[show abstract][hide abstract] ABSTRACT: The present report describes two similar thoracoscopic procedures performed on the same 81-year-old male patient. Because acute hypoxia had developed during one-lung ventilation on the first occasion, serial blood gases were taken during the second. Also, whereas on the first occasion the non-ventilated lung had been left open to air when one-lung ventilation was initiated, on the second it was connected to an ambient pressure oxygen source with the object of theoretically enabling apnoeic oxygenation during lung collapse. It is argued that this fundamental difference in anaesthetic practice may have contributed to the improved oxygenation that was recorded during the second thoracoscopy.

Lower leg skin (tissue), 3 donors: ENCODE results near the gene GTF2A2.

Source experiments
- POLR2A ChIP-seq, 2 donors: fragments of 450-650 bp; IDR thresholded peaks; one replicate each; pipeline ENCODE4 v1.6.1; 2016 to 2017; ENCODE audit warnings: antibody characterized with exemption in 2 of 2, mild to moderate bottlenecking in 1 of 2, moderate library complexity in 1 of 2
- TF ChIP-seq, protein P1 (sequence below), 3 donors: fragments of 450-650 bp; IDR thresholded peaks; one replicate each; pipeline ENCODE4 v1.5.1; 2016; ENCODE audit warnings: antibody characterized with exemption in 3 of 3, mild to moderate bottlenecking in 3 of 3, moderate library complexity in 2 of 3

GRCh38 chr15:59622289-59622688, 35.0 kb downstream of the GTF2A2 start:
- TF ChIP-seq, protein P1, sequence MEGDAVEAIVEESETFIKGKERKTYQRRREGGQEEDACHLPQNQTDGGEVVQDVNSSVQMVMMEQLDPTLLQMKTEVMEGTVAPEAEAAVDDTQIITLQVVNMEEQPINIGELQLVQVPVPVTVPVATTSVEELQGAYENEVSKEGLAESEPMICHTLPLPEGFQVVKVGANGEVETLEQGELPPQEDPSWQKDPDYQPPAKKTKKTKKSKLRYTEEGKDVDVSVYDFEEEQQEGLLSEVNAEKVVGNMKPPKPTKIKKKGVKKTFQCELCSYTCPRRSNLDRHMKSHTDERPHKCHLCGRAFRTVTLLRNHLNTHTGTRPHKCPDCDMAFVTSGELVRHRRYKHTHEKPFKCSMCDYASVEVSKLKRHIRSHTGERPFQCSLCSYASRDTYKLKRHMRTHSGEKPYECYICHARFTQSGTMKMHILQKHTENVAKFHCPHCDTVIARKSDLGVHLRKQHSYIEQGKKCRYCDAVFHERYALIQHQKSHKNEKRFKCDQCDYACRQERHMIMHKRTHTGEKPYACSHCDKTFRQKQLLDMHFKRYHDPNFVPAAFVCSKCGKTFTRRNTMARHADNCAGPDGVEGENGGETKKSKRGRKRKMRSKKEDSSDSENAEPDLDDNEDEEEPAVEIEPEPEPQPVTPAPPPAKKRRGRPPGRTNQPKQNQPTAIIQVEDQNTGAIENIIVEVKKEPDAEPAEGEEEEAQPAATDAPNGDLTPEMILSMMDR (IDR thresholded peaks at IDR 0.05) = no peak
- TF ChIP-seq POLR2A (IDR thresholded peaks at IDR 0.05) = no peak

Anaesthesia and intensive care 01/2006; 33(6):805-7. · 1.40 Impact Factor
[show abstract][hide abstract] ABSTRACT: A left thoracotomy for decortication of an infected haemothorax was performed on a 52-year-old man with a partially infarcted left lower lobe that occurred as a rare complication of a pulmonary venous embolus. Before the completion of surgery, after an uncomplicated 40 minutes of one-lung ventilation, the left lung was temporarily re-expanded to assess air leak. On the resumption of one-lung ventilation the SpO2 fell rapidly to 85%, despite apnoeic oxygenation of the non-ventilated lung. In the absence of evidence of double-lumen tube displacement, intra-pulmonary shunting as a consequence of impaired hypoxic pulmonary vasoconstriction in the newly expanded markedly pathological lung is considered the most likely mechanism.
Anaesthesia and intensive care 01/2006; 33(6):801-4. · 1.40 Impact Factor